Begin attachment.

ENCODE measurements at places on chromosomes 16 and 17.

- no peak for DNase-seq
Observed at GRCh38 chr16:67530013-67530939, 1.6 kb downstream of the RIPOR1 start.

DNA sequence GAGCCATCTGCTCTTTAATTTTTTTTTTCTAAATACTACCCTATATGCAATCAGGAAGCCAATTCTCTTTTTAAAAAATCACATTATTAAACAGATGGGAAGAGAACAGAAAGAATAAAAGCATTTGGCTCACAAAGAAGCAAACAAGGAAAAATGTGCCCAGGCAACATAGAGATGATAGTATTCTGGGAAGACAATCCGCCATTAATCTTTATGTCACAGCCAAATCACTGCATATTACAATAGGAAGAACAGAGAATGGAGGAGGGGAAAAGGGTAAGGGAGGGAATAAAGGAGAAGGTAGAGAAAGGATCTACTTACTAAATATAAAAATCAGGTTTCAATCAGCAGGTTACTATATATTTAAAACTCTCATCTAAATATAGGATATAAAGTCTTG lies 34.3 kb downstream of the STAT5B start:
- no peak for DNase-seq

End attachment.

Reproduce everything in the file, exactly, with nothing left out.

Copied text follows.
ENCODE measurements at places on chromosomes 16 and 17.

- no peak for DNase-seq
Observed at GRCh38 chr16:67530013-67530939, 1.6 kb downstream of the RIPOR1 start.

DNA sequence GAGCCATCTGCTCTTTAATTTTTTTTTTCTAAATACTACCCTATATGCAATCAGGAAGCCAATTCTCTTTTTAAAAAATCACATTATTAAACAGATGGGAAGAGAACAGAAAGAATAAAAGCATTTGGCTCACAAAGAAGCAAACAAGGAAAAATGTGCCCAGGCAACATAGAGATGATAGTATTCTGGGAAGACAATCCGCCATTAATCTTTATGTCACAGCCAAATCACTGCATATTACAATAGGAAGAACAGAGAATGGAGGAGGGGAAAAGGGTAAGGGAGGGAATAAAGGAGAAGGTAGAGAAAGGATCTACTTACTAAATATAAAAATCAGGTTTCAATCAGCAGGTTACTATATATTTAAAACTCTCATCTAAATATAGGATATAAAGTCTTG lies 34.3 kb downstream of the STAT5B start:
- no peak for DNase-seq